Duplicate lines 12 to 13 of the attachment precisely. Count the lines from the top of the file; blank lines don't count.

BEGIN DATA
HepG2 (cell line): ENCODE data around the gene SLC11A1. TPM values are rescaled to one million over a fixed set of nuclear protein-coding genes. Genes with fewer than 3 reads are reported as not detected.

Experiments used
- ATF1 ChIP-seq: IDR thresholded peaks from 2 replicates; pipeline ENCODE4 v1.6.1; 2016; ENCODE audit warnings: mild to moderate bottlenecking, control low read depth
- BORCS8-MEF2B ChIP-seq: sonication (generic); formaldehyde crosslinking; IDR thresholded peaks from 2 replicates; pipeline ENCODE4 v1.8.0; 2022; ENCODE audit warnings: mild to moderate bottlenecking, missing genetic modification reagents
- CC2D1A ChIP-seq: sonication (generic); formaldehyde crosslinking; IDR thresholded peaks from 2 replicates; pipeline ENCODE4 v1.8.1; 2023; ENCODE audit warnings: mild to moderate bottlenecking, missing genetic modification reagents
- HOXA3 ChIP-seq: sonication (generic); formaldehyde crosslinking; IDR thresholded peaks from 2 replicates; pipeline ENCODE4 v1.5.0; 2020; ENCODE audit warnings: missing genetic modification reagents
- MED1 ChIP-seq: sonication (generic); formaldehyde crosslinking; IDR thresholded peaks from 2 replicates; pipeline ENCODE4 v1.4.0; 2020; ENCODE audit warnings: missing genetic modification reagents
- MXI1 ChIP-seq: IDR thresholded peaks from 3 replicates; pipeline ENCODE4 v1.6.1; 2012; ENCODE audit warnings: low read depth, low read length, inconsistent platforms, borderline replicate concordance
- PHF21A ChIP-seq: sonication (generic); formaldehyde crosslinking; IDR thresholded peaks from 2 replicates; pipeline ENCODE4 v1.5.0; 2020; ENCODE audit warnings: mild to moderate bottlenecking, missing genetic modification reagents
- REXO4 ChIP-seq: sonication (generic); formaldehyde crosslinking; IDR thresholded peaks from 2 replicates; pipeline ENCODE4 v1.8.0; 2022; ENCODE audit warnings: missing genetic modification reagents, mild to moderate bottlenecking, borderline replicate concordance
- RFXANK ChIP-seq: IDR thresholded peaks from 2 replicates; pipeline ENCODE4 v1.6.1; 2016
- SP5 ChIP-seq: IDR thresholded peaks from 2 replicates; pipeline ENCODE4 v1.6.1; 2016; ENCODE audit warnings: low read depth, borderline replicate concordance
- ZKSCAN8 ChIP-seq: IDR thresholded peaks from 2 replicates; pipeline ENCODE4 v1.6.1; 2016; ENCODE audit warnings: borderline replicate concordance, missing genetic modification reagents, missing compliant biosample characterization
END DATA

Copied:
- SP5 ChIP-seq: IDR thresholded peaks from 2 replicates; pipeline ENCODE4 v1.6.1; 2016; ENCODE audit warnings: low read depth, borderline replicate concordance
- ZKSCAN8 ChIP-seq: IDR thresholded peaks from 2 replicates; pipeline ENCODE4 v1.6.1; 2016; ENCODE audit warnings: borderline replicate concordance, missing genetic modification reagents, missing compliant biosample characterization